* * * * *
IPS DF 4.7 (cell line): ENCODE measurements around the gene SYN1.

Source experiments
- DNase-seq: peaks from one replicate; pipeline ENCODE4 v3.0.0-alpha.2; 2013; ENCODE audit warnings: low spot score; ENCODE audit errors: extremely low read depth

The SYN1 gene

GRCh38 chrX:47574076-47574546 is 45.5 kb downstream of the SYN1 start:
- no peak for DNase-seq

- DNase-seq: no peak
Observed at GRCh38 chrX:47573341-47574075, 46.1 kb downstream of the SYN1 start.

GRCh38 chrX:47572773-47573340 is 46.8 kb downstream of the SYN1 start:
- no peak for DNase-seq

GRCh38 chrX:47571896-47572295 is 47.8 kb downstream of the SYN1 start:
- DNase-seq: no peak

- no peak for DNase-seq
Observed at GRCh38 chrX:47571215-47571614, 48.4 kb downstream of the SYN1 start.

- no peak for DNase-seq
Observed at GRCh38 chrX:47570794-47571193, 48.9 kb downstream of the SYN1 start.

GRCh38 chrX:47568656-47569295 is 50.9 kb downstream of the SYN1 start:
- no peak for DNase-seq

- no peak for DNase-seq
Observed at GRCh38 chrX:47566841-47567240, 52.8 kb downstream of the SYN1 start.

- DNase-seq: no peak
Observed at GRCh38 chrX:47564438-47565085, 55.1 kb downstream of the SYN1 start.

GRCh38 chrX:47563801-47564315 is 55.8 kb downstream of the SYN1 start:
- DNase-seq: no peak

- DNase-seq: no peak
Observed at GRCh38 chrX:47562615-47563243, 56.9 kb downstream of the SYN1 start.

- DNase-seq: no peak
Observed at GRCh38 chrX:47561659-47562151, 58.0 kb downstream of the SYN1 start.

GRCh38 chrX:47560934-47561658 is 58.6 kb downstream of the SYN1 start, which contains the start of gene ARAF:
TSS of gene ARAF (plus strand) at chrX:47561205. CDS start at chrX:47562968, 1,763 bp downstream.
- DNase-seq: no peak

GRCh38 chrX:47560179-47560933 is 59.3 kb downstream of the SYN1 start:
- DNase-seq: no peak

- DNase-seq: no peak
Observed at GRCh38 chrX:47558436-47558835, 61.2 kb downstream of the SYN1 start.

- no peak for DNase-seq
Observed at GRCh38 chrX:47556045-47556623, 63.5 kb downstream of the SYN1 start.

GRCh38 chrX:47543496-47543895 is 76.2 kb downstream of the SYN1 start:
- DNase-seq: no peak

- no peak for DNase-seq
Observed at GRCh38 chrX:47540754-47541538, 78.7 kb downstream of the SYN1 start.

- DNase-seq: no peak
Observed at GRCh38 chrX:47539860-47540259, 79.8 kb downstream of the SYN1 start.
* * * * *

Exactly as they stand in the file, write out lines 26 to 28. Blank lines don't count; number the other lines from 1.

Observed at GRCh38 chrX:47562615-47563243, 56.9 kb downstream of the SYN1 start.

- DNase-seq: no peak
Observed at GRCh38 chrX:47561659-47562151, 58.0 kb downstream of the SYN1 start.